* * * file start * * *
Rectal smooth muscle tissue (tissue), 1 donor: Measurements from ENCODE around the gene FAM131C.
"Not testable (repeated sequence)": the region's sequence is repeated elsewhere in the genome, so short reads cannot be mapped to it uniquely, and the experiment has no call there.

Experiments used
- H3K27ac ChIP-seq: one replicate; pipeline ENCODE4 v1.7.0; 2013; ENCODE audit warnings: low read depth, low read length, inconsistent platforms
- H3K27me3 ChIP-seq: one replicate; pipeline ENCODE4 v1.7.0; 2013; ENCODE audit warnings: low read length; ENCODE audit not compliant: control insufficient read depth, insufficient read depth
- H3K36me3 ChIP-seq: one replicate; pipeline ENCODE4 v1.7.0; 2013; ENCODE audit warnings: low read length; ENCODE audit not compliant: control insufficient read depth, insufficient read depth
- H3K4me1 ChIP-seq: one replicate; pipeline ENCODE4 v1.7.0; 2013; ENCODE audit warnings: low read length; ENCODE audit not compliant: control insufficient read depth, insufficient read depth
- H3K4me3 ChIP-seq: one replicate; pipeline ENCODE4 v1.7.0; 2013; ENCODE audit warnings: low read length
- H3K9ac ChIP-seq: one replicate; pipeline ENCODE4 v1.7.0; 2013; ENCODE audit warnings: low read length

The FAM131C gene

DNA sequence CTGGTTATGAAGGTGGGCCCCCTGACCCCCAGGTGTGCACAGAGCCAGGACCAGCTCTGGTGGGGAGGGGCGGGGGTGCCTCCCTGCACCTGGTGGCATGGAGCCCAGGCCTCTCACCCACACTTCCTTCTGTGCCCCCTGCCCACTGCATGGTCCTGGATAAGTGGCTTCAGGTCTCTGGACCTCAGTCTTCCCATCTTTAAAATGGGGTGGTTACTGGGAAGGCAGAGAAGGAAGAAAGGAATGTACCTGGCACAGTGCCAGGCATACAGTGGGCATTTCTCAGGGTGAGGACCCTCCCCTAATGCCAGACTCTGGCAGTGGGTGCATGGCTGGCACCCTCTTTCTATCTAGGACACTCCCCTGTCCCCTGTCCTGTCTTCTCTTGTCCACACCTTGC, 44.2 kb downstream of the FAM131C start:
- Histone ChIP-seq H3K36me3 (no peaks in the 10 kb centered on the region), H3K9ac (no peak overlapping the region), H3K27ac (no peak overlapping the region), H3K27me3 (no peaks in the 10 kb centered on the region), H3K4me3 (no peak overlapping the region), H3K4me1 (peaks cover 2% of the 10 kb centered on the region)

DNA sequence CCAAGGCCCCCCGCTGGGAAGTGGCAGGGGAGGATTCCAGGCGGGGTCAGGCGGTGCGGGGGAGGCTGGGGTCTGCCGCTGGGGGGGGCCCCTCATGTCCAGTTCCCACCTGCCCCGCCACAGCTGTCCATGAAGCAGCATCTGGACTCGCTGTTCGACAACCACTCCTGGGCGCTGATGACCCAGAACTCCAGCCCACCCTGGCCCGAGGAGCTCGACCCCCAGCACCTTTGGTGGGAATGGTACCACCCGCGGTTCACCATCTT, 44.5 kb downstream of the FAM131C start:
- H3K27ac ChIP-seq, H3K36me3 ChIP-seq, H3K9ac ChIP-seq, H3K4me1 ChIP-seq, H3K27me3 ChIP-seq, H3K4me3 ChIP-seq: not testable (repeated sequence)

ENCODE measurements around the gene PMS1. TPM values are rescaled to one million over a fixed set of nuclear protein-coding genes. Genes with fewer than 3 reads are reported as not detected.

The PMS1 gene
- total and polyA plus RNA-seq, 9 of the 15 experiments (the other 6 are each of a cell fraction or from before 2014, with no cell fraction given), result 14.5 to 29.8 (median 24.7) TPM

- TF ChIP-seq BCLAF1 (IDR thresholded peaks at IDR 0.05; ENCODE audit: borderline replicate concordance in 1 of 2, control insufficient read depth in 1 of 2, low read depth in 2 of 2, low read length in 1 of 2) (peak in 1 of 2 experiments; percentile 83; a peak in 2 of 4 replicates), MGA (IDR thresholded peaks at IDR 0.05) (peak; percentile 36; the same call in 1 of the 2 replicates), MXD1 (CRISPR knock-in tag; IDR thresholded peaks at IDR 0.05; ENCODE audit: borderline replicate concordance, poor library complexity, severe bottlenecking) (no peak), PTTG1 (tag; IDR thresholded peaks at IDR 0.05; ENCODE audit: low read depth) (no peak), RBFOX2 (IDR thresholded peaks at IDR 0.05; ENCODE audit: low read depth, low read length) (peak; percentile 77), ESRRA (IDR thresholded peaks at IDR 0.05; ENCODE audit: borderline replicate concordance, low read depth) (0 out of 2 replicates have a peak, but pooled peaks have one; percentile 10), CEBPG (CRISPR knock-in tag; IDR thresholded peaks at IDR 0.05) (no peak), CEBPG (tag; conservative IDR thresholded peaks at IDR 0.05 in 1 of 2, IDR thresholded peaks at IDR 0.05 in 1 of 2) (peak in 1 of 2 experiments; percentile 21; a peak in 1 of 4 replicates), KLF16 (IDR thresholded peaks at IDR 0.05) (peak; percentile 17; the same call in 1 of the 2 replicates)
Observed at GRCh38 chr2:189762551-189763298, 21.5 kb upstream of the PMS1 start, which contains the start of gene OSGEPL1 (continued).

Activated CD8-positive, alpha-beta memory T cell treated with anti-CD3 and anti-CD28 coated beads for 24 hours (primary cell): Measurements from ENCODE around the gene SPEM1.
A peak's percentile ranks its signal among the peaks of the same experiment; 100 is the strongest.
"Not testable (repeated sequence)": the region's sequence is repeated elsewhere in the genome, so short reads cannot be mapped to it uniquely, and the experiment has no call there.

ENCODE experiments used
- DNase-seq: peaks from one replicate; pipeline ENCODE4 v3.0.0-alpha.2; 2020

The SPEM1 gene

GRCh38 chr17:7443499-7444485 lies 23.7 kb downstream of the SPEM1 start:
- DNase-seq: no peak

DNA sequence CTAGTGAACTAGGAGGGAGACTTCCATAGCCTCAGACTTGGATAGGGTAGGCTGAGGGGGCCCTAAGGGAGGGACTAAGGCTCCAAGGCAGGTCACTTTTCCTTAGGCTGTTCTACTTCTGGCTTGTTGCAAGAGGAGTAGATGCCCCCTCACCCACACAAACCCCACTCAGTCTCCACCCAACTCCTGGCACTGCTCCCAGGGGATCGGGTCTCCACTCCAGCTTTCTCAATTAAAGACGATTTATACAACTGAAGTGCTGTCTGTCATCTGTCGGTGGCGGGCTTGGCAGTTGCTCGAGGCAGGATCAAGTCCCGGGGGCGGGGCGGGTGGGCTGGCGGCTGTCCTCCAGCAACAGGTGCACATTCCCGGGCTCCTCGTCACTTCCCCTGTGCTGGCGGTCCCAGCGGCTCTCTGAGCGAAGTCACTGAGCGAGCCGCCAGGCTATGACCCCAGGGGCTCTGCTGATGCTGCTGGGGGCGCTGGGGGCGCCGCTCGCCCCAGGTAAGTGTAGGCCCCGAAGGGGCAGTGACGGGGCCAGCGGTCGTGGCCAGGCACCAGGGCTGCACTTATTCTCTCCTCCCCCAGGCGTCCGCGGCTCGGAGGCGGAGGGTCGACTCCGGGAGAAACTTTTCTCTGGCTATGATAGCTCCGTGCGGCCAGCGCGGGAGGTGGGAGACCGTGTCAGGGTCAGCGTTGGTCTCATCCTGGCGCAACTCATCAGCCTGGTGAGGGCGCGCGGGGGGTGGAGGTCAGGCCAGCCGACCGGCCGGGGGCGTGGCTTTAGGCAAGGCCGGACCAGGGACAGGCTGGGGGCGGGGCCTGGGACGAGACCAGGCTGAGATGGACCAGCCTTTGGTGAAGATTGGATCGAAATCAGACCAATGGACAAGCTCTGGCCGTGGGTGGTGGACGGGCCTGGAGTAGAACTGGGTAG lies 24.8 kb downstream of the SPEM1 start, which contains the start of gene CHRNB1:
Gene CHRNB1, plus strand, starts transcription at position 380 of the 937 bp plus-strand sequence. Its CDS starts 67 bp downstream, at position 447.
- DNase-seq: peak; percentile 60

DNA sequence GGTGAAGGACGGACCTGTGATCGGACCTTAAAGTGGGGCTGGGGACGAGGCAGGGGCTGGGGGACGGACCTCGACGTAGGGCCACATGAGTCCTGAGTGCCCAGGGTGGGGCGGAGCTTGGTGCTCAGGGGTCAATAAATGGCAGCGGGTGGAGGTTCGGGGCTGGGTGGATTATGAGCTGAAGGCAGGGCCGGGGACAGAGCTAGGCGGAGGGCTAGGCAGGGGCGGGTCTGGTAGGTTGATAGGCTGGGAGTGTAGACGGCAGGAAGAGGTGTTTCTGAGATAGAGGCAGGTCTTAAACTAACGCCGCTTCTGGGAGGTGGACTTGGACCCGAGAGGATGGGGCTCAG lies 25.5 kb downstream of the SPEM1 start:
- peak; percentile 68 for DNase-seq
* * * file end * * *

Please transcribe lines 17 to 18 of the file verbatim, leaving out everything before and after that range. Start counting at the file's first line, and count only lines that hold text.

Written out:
- total and polyA plus RNA-seq, 9 of the 15 experiments (the other 6 are each of a cell fraction or from before 2014, with no cell fraction given), result 14.5 to 29.8 (median 24.7) TPM

- TF ChIP-seq BCLAF1 (IDR thresholded peaks at IDR 0.05; ENCODE audit: borderline replicate concordance in 1 of 2, control insufficient read depth in 1 of 2, low read depth in 2 of 2, low read length in 1 of 2) (peak in 1 of 2 experiments; percentile 83; a peak in 2 of 4 replicates), MGA (IDR thresholded peaks at IDR 0.05) (peak; percentile 36; the same call in 1 of the 2 replicates), MXD1 (CRISPR knock-in tag; IDR thresholded peaks at IDR 0.05; ENCODE audit: borderline replicate concordance, poor library complexity, severe bottlenecking) (no peak), PTTG1 (tag; IDR thresholded peaks at IDR 0.05; ENCODE audit: low read depth) (no peak), RBFOX2 (IDR thresholded peaks at IDR 0.05; ENCODE audit: low read depth, low read length) (peak; percentile 77), ESRRA (IDR thresholded peaks at IDR 0.05; ENCODE audit: borderline replicate concordance, low read depth) (0 out of 2 replicates have a peak, but pooled peaks have one; percentile 10), CEBPG (CRISPR knock-in tag; IDR thresholded peaks at IDR 0.05) (no peak), CEBPG (tag; conservative IDR thresholded peaks at IDR 0.05 in 1 of 2, IDR thresholded peaks at IDR 0.05 in 1 of 2) (peak in 1 of 2 experiments; percentile 21; a peak in 1 of 4 replicates), KLF16 (IDR thresholded peaks at IDR 0.05) (peak; percentile 17; the same call in 1 of the 2 replicates)